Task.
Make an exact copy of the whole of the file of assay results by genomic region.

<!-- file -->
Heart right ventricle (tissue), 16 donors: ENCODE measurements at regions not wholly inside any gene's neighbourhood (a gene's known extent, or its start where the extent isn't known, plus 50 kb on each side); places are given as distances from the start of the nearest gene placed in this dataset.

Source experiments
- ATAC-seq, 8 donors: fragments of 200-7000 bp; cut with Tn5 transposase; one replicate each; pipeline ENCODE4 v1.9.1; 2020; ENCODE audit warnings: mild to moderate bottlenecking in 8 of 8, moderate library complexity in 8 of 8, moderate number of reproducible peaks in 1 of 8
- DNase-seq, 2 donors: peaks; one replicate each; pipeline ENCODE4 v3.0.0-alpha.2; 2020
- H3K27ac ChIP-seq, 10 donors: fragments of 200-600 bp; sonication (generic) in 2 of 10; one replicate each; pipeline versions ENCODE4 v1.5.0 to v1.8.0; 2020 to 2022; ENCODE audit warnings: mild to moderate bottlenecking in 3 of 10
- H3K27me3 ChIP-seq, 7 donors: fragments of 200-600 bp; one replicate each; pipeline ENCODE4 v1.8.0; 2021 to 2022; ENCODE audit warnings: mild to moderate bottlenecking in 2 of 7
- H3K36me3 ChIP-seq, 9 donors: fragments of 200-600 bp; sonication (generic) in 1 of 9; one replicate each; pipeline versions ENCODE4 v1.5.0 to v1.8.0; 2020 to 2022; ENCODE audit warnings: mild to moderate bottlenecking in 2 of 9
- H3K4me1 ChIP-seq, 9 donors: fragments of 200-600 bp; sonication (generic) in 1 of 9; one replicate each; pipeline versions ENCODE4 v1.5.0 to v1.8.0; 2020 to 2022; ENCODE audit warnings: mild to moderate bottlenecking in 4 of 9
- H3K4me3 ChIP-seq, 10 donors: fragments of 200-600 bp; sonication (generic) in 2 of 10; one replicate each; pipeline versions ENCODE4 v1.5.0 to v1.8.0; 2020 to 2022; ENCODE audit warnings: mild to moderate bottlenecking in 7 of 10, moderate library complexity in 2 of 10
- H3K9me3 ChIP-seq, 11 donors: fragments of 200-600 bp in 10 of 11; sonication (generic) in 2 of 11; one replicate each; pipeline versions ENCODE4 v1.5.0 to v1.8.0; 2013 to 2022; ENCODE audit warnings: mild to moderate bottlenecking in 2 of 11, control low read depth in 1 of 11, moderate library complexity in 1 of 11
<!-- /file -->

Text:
Heart right ventricle (tissue), 16 donors: ENCODE measurements at regions not wholly inside any gene's neighbourhood (a gene's known extent, or its start where the extent isn't known, plus 50 kb on each side); places are given as distances from the start of the nearest gene placed in this dataset.

Source experiments
- ATAC-seq, 8 donors: fragments of 200-7000 bp; cut with Tn5 transposase; one replicate each; pipeline ENCODE4 v1.9.1; 2020; ENCODE audit warnings: mild to moderate bottlenecking in 8 of 8, moderate library complexity in 8 of 8, moderate number of reproducible peaks in 1 of 8
- DNase-seq, 2 donors: peaks; one replicate each; pipeline ENCODE4 v3.0.0-alpha.2; 2020
- H3K27ac ChIP-seq, 10 donors: fragments of 200-600 bp; sonication (generic) in 2 of 10; one replicate each; pipeline versions ENCODE4 v1.5.0 to v1.8.0; 2020 to 2022; ENCODE audit warnings: mild to moderate bottlenecking in 3 of 10
- H3K27me3 ChIP-seq, 7 donors: fragments of 200-600 bp; one replicate each; pipeline ENCODE4 v1.8.0; 2021 to 2022; ENCODE audit warnings: mild to moderate bottlenecking in 2 of 7
- H3K36me3 ChIP-seq, 9 donors: fragments of 200-600 bp; sonication (generic) in 1 of 9; one replicate each; pipeline versions ENCODE4 v1.5.0 to v1.8.0; 2020 to 2022; ENCODE audit warnings: mild to moderate bottlenecking in 2 of 9
- H3K4me1 ChIP-seq, 9 donors: fragments of 200-600 bp; sonication (generic) in 1 of 9; one replicate each; pipeline versions ENCODE4 v1.5.0 to v1.8.0; 2020 to 2022; ENCODE audit warnings: mild to moderate bottlenecking in 4 of 9
- H3K4me3 ChIP-seq, 10 donors: fragments of 200-600 bp; sonication (generic) in 2 of 10; one replicate each; pipeline versions ENCODE4 v1.5.0 to v1.8.0; 2020 to 2022; ENCODE audit warnings: mild to moderate bottlenecking in 7 of 10, moderate library complexity in 2 of 10
- H3K9me3 ChIP-seq, 11 donors: fragments of 200-600 bp in 10 of 11; sonication (generic) in 2 of 11; one replicate each; pipeline versions ENCODE4 v1.5.0 to v1.8.0; 2013 to 2022; ENCODE audit warnings: mild to moderate bottlenecking in 2 of 11, control low read depth in 1 of 11, moderate library complexity in 1 of 11